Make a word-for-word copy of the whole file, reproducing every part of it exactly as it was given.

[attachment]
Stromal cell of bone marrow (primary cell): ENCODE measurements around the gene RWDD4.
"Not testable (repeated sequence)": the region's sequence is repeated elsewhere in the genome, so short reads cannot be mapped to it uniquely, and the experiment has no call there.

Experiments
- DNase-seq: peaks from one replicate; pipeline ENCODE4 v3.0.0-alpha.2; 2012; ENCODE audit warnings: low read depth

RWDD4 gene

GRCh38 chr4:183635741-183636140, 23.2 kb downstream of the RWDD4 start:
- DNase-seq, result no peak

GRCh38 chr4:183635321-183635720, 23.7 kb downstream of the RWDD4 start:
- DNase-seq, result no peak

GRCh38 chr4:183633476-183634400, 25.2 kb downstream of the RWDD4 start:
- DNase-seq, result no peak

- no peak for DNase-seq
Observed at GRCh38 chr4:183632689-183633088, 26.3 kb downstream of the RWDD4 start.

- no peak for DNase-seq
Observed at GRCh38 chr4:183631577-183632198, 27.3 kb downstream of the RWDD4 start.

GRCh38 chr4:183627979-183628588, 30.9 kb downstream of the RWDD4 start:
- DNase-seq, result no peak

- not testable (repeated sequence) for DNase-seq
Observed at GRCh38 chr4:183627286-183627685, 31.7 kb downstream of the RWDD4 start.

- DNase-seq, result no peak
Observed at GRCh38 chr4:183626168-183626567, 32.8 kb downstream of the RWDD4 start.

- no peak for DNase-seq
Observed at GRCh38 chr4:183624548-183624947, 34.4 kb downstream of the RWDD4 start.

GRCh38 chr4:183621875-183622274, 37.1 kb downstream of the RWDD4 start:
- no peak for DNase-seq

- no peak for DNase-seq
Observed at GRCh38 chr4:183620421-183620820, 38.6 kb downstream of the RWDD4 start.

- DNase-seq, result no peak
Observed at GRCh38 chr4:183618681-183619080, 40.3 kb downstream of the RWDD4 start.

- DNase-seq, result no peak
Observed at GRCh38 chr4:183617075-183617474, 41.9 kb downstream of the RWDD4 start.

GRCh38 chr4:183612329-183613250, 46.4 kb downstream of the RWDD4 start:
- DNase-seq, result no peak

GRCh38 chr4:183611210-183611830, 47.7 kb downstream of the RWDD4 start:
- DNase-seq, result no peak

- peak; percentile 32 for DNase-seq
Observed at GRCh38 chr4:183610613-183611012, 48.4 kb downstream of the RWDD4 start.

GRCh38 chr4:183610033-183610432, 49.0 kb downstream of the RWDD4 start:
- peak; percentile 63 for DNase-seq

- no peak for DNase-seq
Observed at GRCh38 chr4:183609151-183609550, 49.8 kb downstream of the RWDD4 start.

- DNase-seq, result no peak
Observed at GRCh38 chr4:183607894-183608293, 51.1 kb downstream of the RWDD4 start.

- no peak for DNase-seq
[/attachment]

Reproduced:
Stromal cell of bone marrow (primary cell): ENCODE measurements around the gene RWDD4.
"Not testable (repeated sequence)": the region's sequence is repeated elsewhere in the genome, so short reads cannot be mapped to it uniquely, and the experiment has no call there.

Experiments
- DNase-seq: peaks from one replicate; pipeline ENCODE4 v3.0.0-alpha.2; 2012; ENCODE audit warnings: low read depth

RWDD4 gene

GRCh38 chr4:183635741-183636140, 23.2 kb downstream of the RWDD4 start:
- DNase-seq, result no peak

GRCh38 chr4:183635321-183635720, 23.7 kb downstream of the RWDD4 start:
- DNase-seq, result no peak

GRCh38 chr4:183633476-183634400, 25.2 kb downstream of the RWDD4 start:
- DNase-seq, result no peak

- no peak for DNase-seq
Observed at GRCh38 chr4:183632689-183633088, 26.3 kb downstream of the RWDD4 start.

- no peak for DNase-seq
Observed at GRCh38 chr4:183631577-183632198, 27.3 kb downstream of the RWDD4 start.

GRCh38 chr4:183627979-183628588, 30.9 kb downstream of the RWDD4 start:
- DNase-seq, result no peak

- not testable (repeated sequence) for DNase-seq
Observed at GRCh38 chr4:183627286-183627685, 31.7 kb downstream of the RWDD4 start.

- DNase-seq, result no peak
Observed at GRCh38 chr4:183626168-183626567, 32.8 kb downstream of the RWDD4 start.

- no peak for DNase-seq
Observed at GRCh38 chr4:183624548-183624947, 34.4 kb downstream of the RWDD4 start.

GRCh38 chr4:183621875-183622274, 37.1 kb downstream of the RWDD4 start:
- no peak for DNase-seq

- no peak for DNase-seq
Observed at GRCh38 chr4:183620421-183620820, 38.6 kb downstream of the RWDD4 start.

- DNase-seq, result no peak
Observed at GRCh38 chr4:183618681-183619080, 40.3 kb downstream of the RWDD4 start.

- DNase-seq, result no peak
Observed at GRCh38 chr4:183617075-183617474, 41.9 kb downstream of the RWDD4 start.

GRCh38 chr4:183612329-183613250, 46.4 kb downstream of the RWDD4 start:
- DNase-seq, result no peak

GRCh38 chr4:183611210-183611830, 47.7 kb downstream of the RWDD4 start:
- DNase-seq, result no peak

- peak; percentile 32 for DNase-seq
Observed at GRCh38 chr4:183610613-183611012, 48.4 kb downstream of the RWDD4 start.

GRCh38 chr4:183610033-183610432, 49.0 kb downstream of the RWDD4 start:
- peak; percentile 63 for DNase-seq

- no peak for DNase-seq
Observed at GRCh38 chr4:183609151-183609550, 49.8 kb downstream of the RWDD4 start.

- DNase-seq, result no peak
Observed at GRCh38 chr4:183607894-183608293, 51.1 kb downstream of the RWDD4 start.

- no peak for DNase-seq